By Stephen Gordon - Monday, November 19, 2012 - 0 Comments
Not enough, really.
The surge in the share of total income that goes to the very top earners has been widely documented and much discussed. But without a proper understanding of why it’s happening, there’s not much we can say about what policy measures would solve the problem—or even if there’s a problem to solve. Many of the proposals currently being floated about have a whiff of the Politician’s Syllogism: “We must do something. This is something. Therefore, we must do this.”
So when Mike Veall, an economics professor at McMaster University, took the podium at last June’s meetings of the Canadian Economics Association to give the Presidential Address—entitled “Top income shares in Canada: recent trends and policy implications”—there was a certain amount of anticipation in the auditorium. Mike has been working on this issue for a long time, and has written or co-written some of the most important studies on the topic. If anyone could come up with a convincing explanation for the surge in top-end income in Canada, it would be Mike Veall. His answer:
By Alex Ballingall - Wednesday, November 30, 2011 at 1:50 PM - 3 Comments
Our semi-regular roundup of findings from the world of academia
British Columbia: Being richer doesn’t always mean eating better. A new study out of the University of British Columbia found those living in Vancouver’s wealthiest neighbourhoods have the least accessibility to healthy, fresh food. As incomes rise, so does the average distance to food stores—which is the opposite of the situation in some U.S. cities, where many low-income areas are considered “food deserts.”
Alberta: Jimmy Kimmel recently pressed his audience to delete people from Facebook and focus on flesh-and-blood friends. The late-night TV host may be on to something. A University of Alberta study found that people with strong, real-world social lives are less stressed and better able to raise their kids, even when mired in financial hardship.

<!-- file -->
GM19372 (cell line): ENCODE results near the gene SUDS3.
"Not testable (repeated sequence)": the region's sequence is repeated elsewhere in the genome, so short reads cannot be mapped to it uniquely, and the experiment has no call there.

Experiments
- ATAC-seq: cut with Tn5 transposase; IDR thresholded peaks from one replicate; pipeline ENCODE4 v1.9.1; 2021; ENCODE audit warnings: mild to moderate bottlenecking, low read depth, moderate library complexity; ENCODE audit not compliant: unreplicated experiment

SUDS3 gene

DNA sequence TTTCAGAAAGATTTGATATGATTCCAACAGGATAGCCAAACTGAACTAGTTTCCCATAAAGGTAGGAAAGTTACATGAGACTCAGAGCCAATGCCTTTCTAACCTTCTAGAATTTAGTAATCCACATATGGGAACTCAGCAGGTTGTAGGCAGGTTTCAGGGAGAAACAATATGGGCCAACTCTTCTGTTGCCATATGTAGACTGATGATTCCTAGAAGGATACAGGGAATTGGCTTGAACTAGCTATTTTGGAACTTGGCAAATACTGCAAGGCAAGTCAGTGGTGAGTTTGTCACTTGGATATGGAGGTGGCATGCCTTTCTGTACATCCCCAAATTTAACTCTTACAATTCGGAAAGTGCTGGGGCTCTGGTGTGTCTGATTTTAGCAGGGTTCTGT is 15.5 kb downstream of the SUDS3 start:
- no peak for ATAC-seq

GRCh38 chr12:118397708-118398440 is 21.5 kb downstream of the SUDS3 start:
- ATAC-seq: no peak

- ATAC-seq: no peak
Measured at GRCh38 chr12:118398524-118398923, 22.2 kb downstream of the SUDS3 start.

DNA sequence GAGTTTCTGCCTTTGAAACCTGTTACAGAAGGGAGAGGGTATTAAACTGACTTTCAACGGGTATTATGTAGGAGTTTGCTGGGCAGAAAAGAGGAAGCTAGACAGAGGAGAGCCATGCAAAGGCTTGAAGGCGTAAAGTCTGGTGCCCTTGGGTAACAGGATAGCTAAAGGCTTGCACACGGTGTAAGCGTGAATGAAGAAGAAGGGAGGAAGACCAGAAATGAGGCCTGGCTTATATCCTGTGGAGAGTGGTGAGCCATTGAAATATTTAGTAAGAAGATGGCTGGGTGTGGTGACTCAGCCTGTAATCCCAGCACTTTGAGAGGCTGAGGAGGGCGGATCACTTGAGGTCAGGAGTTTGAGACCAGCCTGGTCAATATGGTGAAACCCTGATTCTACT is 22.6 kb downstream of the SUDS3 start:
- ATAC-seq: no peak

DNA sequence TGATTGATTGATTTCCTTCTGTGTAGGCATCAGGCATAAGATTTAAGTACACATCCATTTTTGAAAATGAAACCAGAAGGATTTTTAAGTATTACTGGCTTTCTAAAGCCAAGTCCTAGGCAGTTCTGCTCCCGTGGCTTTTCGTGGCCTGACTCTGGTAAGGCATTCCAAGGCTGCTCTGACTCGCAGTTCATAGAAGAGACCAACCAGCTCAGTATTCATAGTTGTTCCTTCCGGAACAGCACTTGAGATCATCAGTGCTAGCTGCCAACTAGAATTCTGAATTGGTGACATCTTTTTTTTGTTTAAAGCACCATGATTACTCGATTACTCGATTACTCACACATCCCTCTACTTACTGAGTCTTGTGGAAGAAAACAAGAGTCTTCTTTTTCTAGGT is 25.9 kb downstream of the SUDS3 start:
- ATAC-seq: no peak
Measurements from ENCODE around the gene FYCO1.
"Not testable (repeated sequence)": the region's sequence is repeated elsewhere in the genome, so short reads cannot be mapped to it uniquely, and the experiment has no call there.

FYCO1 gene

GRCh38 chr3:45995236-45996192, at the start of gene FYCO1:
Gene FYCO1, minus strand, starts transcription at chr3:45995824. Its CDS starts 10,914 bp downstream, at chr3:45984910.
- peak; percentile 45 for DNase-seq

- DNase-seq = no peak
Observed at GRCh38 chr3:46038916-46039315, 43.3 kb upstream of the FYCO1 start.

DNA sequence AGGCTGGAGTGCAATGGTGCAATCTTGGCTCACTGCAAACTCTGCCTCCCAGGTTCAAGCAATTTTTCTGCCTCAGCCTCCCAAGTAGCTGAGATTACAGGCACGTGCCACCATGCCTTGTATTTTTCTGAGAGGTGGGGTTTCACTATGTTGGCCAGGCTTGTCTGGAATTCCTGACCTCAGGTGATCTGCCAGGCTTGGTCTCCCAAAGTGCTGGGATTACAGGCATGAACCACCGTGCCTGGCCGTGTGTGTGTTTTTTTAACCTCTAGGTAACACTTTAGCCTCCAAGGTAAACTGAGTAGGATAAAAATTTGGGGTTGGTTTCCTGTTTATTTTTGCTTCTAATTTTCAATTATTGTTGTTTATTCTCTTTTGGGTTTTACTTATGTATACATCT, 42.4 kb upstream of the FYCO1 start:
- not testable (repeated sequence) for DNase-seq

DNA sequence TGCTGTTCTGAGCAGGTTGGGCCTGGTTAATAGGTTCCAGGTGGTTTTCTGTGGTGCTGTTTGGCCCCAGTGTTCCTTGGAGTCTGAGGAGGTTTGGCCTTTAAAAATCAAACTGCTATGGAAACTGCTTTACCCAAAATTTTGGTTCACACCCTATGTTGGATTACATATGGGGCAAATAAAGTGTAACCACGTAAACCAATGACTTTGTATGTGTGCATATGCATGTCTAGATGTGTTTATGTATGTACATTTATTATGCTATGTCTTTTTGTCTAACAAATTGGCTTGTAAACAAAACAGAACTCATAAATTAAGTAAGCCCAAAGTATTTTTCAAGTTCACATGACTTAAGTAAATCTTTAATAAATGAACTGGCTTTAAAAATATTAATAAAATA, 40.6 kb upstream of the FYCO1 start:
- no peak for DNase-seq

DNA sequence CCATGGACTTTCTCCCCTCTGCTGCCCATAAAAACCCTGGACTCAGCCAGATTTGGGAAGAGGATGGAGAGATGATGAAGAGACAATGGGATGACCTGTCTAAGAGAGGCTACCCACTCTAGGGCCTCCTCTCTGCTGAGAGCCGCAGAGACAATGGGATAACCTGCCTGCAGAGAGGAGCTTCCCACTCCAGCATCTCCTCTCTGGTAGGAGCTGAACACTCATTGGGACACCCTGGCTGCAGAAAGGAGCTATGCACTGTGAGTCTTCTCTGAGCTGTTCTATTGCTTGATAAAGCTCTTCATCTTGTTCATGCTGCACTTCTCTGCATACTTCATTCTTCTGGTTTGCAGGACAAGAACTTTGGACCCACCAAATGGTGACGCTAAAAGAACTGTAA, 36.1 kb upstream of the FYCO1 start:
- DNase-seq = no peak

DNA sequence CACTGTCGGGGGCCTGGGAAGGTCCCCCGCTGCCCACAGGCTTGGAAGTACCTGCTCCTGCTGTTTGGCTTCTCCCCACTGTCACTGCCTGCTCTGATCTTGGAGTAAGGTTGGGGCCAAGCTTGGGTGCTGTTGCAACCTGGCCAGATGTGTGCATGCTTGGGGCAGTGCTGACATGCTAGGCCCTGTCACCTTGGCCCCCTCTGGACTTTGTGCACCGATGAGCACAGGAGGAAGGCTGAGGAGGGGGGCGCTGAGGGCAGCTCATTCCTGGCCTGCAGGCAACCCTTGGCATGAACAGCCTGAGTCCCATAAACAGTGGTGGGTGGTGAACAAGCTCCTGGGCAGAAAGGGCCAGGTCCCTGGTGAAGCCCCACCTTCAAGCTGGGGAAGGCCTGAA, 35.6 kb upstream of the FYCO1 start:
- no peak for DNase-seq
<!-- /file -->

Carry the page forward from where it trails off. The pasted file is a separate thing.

Manitoba: Even though the province has some of the highest obesity rates in the country, a recent University of Manitoba study found that obese people don’t significantly weigh down the provincial health system until they display “the very highest” body mass indexes. Even then, hospital visits and the taking of prescription drugs only increase by about 15 per cent. As the lead author put it, rising obesity is going to be “a bit of a burden, but it’s not going to be an avalanche.”
Ontario: Accused of insatiable greed and unjust political influence, the one per cent is also charged with over-contributing to global warming. A recent study by the Canadian Centre for Policy Alternatives found that the richest one per cent of households are responsible for greenhouse gas emissions three times higher than the national average, and six times higher than the poorest 10 per cent.
Quebec: A researcher at McGill University found a correlation between children’s ability to fib and the harshness with which they’re disciplined at school. When two groups of three- and four-year-olds from the same neighbourhood were compared, those in the more punitive atmosphere showed they could lie more convincingly.